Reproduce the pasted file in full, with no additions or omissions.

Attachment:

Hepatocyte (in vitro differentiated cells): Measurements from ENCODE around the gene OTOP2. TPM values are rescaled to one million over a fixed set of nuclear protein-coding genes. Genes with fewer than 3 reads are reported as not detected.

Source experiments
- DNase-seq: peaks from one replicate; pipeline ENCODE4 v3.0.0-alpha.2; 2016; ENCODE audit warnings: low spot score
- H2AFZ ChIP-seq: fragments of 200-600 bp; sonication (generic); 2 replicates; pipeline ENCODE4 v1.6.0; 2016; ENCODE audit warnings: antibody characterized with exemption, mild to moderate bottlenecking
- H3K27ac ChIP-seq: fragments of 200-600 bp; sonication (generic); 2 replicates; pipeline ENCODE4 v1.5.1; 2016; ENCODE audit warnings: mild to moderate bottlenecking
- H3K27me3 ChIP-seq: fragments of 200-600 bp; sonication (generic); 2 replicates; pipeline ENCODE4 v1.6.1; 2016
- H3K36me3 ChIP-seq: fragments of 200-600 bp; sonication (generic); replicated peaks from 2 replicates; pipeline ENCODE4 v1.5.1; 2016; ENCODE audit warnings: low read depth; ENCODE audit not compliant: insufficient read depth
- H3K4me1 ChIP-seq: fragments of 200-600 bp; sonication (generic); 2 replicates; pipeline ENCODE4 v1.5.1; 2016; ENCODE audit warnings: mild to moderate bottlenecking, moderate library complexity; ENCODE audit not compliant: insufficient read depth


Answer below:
Hepatocyte (in vitro differentiated cells): Measurements from ENCODE around the gene OTOP2. TPM values are rescaled to one million over a fixed set of nuclear protein-coding genes. Genes with fewer than 3 reads are reported as not detected.

Source experiments
- DNase-seq: peaks from one replicate; pipeline ENCODE4 v3.0.0-alpha.2; 2016; ENCODE audit warnings: low spot score
- H2AFZ ChIP-seq: fragments of 200-600 bp; sonication (generic); 2 replicates; pipeline ENCODE4 v1.6.0; 2016; ENCODE audit warnings: antibody characterized with exemption, mild to moderate bottlenecking
- H3K27ac ChIP-seq: fragments of 200-600 bp; sonication (generic); 2 replicates; pipeline ENCODE4 v1.5.1; 2016; ENCODE audit warnings: mild to moderate bottlenecking
- H3K27me3 ChIP-seq: fragments of 200-600 bp; sonication (generic); 2 replicates; pipeline ENCODE4 v1.6.1; 2016
- H3K36me3 ChIP-seq: fragments of 200-600 bp; sonication (generic); replicated peaks from 2 replicates; pipeline ENCODE4 v1.5.1; 2016; ENCODE audit warnings: low read depth; ENCODE audit not compliant: insufficient read depth
- H3K4me1 ChIP-seq: fragments of 200-600 bp; sonication (generic); 2 replicates; pipeline ENCODE4 v1.5.1; 2016; ENCODE audit warnings: mild to moderate bottlenecking, moderate library complexity; ENCODE audit not compliant: insufficient read depth